The official news service of the Trans-European Division of the Seventh-day Adventist church



15 February 2011 Binfield, United Kingdom [Helen Pearson, BUC NEWS] The cryptic title, 'Many Adventisms?' coaxed about sixty people to leave the comfort of their armchairs on Tuesday evening, 15 February for Newbold's first Diversity Lecture of 2011.

Dr. David Trim, a founder member of Newbold's Diversity planning team and a former student and teacher at the College, is a keen student of Adventist history. Next month he will move to the United States having recently taken up a new appointment as Director of Archives and Statistics at the Seventh-day Adventist World Headquarters. From the outset of his lecture he stressed that the question of diversity and unity in a Seventh-day Adventist context is not new. From their earliest days, Adventists have always argued vigorously. Currently, different members are discussing matters like inspiration, sexuality, creation and ordination – issues that have a significant capacity to disunite them.

The early part of the lecture was devoted to a discussion of the Biblical model of unity. Dr. Trim asserted the importance of unity described in the prayer of Christ and exemplified in the Early Church whose unity and sense of community was crucial to its growth. He moved on to describe the opposition to organisation to create unity expressed by the first Adventist leaders and their complete u-turn from their early belief that "the first step of apostasy is to get up a creed... and the second is to make that creed a test of fellowship..." Once Conferences were organised in order to facilitate the process of evangelism, Adventists, led by Ellen White, "deliberately rejected an authoritarian, hierarchical structure of organisation and governance. Instead, they adopted a flexible structure that devolved much responsibility and authority to local and regional levels." All this was an expression of their commitment "to avoid becoming Babylon."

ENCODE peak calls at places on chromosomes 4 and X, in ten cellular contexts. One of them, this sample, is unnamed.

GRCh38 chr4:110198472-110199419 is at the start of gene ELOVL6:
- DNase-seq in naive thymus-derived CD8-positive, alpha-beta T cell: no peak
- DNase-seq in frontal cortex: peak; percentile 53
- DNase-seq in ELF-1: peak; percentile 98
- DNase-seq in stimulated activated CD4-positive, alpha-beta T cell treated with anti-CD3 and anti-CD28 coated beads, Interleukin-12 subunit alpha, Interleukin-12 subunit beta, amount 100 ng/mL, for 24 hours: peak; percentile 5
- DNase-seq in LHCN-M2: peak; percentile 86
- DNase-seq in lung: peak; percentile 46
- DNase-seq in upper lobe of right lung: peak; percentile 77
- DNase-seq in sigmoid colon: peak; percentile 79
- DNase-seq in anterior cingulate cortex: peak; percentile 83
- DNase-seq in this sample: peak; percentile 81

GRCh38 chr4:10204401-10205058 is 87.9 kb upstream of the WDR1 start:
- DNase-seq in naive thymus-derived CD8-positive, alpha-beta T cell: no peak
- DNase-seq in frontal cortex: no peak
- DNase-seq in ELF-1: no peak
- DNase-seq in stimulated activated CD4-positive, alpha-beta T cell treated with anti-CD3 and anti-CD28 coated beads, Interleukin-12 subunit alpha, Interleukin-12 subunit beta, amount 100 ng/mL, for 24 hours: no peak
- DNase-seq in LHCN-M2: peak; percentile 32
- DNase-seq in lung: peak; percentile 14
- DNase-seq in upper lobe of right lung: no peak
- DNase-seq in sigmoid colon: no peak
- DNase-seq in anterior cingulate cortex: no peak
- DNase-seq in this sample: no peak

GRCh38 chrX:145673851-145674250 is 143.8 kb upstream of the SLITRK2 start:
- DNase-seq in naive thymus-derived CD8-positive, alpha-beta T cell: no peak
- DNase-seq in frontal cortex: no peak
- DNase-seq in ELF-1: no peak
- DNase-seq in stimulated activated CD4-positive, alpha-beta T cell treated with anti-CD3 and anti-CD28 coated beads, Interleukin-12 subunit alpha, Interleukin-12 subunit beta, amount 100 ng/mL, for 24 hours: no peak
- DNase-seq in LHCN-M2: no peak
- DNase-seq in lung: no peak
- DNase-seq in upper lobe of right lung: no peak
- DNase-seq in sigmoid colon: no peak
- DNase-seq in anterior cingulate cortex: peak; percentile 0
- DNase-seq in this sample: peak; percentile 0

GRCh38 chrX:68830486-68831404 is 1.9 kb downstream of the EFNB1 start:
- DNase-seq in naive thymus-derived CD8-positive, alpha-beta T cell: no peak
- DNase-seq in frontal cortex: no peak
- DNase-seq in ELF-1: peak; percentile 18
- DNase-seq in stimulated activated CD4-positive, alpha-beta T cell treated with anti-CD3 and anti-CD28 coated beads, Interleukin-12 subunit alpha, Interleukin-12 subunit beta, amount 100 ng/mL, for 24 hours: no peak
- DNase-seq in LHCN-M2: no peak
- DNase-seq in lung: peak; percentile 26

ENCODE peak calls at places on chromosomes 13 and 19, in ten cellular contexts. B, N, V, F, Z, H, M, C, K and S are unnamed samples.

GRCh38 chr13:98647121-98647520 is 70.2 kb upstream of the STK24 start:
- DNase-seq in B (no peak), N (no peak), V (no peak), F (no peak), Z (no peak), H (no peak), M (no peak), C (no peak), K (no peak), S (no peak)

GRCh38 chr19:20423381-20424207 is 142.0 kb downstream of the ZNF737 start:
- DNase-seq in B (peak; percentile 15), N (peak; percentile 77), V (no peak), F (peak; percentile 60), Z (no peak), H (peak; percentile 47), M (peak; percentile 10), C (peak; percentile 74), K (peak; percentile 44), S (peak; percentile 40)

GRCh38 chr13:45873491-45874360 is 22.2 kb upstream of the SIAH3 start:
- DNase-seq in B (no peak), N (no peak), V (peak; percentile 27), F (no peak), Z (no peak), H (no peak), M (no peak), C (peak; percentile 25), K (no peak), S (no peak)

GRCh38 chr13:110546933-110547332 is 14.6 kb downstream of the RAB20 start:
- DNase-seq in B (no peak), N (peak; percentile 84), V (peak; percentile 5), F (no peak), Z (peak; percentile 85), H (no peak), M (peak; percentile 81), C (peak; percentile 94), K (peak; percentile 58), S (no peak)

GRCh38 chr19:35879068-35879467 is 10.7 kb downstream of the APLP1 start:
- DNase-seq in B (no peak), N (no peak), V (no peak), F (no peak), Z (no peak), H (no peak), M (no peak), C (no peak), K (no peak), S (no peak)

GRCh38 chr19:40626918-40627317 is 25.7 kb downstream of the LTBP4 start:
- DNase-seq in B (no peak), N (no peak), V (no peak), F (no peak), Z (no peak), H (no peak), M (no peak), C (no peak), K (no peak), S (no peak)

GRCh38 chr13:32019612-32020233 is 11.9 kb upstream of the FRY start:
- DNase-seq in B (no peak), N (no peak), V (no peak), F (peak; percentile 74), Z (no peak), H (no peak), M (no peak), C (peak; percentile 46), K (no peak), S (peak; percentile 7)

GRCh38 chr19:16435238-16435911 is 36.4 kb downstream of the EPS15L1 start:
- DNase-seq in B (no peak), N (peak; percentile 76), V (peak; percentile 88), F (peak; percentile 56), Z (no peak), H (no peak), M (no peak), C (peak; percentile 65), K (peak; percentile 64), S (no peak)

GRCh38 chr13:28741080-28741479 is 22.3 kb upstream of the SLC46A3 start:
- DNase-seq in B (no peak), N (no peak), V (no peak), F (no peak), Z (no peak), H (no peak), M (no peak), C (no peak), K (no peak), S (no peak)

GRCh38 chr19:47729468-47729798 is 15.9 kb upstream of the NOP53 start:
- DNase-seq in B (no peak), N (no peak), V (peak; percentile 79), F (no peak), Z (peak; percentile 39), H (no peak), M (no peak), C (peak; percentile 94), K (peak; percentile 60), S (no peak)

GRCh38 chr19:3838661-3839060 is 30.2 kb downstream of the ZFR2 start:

Eventually, Dr. Trim's historical journey brought him to the present day. He suggested that the church contains multiple camps on issues like morality, theology, hermeneutics, relationships to the wider world and behavioural patterns – and within those camps shades of opinion varying through all shades of grey – not just black and white. He suggested that the terms, 'liberal' and 'conservative' are too polarising to describe the diversity in Adventism. "We need a more richly textured conceptual framework," he said.

Dr. Trim proceeded to his final question: "What are the limits of tolerable diversity?" For answers he referred to Ellen White's 1890 description of four 'landmark doctrines': the three angels' messages of Revelation 14, the work of Jesus Christ in the heavenly sanctuary, the seventh-day Sabbath and the non-immortality of the soul. "It was the loss of only these which God's people should, with most determined zeal, resist." Dr. Trim observed, "So many of the things... that cause bitter controversy... are matters about which we should always cordially agree to disagree." 'Cordially' was the key word here. Dr. Trim concluded by suggesting that there are far too many people keen to assume the prophetic mantle and tell their brothers and sisters that they are wrong. Instead he urged the importance of unity among Adventists and the need to engage in positive dialogue, bearing and forbearing as they continue to search together for present truth. Lecture available on Vimeo. [tedNEWS]

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